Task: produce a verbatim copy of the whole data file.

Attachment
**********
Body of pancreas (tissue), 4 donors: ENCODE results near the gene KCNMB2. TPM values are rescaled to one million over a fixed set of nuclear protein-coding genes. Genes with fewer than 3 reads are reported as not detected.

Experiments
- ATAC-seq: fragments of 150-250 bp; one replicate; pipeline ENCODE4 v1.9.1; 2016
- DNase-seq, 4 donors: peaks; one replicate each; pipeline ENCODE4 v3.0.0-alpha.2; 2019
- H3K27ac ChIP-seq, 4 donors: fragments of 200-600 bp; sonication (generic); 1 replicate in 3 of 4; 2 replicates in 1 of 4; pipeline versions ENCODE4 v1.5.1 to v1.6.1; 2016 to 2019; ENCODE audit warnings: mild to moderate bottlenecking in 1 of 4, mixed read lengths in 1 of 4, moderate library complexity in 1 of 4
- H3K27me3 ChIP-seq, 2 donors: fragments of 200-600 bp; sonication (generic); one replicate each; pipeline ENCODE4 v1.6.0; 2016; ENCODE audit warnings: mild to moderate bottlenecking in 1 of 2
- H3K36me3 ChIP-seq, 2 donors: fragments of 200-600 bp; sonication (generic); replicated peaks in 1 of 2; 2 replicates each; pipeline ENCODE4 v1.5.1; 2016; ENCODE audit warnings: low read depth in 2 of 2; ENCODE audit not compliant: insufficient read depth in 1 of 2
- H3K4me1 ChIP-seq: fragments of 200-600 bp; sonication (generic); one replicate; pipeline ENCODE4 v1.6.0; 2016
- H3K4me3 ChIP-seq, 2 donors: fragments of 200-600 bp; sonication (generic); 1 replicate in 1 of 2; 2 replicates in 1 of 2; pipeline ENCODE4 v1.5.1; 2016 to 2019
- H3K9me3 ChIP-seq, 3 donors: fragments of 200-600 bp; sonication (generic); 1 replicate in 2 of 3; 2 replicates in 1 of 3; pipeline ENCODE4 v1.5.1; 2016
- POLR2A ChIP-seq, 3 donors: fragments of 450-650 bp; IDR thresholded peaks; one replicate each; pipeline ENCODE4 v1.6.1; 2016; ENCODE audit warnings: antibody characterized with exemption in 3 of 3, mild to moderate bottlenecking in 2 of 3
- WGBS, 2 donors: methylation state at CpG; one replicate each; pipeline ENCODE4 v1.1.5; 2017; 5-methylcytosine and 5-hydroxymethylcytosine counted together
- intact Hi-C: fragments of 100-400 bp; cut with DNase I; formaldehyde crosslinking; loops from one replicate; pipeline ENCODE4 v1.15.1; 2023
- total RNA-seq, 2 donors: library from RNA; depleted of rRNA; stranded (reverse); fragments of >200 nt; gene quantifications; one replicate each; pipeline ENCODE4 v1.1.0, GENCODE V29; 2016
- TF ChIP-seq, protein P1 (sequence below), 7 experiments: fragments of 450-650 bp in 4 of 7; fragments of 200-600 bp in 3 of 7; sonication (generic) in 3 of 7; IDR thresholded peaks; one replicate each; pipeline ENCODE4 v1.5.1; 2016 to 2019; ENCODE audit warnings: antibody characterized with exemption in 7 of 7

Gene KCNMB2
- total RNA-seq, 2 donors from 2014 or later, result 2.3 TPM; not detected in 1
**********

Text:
Body of pancreas (tissue), 4 donors: ENCODE results near the gene KCNMB2. TPM values are rescaled to one million over a fixed set of nuclear protein-coding genes. Genes with fewer than 3 reads are reported as not detected.

Experiments
- ATAC-seq: fragments of 150-250 bp; one replicate; pipeline ENCODE4 v1.9.1; 2016
- DNase-seq, 4 donors: peaks; one replicate each; pipeline ENCODE4 v3.0.0-alpha.2; 2019
- H3K27ac ChIP-seq, 4 donors: fragments of 200-600 bp; sonication (generic); 1 replicate in 3 of 4; 2 replicates in 1 of 4; pipeline versions ENCODE4 v1.5.1 to v1.6.1; 2016 to 2019; ENCODE audit warnings: mild to moderate bottlenecking in 1 of 4, mixed read lengths in 1 of 4, moderate library complexity in 1 of 4
- H3K27me3 ChIP-seq, 2 donors: fragments of 200-600 bp; sonication (generic); one replicate each; pipeline ENCODE4 v1.6.0; 2016; ENCODE audit warnings: mild to moderate bottlenecking in 1 of 2
- H3K36me3 ChIP-seq, 2 donors: fragments of 200-600 bp; sonication (generic); replicated peaks in 1 of 2; 2 replicates each; pipeline ENCODE4 v1.5.1; 2016; ENCODE audit warnings: low read depth in 2 of 2; ENCODE audit not compliant: insufficient read depth in 1 of 2
- H3K4me1 ChIP-seq: fragments of 200-600 bp; sonication (generic); one replicate; pipeline ENCODE4 v1.6.0; 2016
- H3K4me3 ChIP-seq, 2 donors: fragments of 200-600 bp; sonication (generic); 1 replicate in 1 of 2; 2 replicates in 1 of 2; pipeline ENCODE4 v1.5.1; 2016 to 2019
- H3K9me3 ChIP-seq, 3 donors: fragments of 200-600 bp; sonication (generic); 1 replicate in 2 of 3; 2 replicates in 1 of 3; pipeline ENCODE4 v1.5.1; 2016
- POLR2A ChIP-seq, 3 donors: fragments of 450-650 bp; IDR thresholded peaks; one replicate each; pipeline ENCODE4 v1.6.1; 2016; ENCODE audit warnings: antibody characterized with exemption in 3 of 3, mild to moderate bottlenecking in 2 of 3
- WGBS, 2 donors: methylation state at CpG; one replicate each; pipeline ENCODE4 v1.1.5; 2017; 5-methylcytosine and 5-hydroxymethylcytosine counted together
- intact Hi-C: fragments of 100-400 bp; cut with DNase I; formaldehyde crosslinking; loops from one replicate; pipeline ENCODE4 v1.15.1; 2023
- total RNA-seq, 2 donors: library from RNA; depleted of rRNA; stranded (reverse); fragments of >200 nt; gene quantifications; one replicate each; pipeline ENCODE4 v1.1.0, GENCODE V29; 2016
- TF ChIP-seq, protein P1 (sequence below), 7 experiments: fragments of 450-650 bp in 4 of 7; fragments of 200-600 bp in 3 of 7; sonication (generic) in 3 of 7; IDR thresholded peaks; one replicate each; pipeline ENCODE4 v1.5.1; 2016 to 2019; ENCODE audit warnings: antibody characterized with exemption in 7 of 7

Gene KCNMB2
- total RNA-seq, 2 donors from 2014 or later, result 2.3 TPM; not detected in 1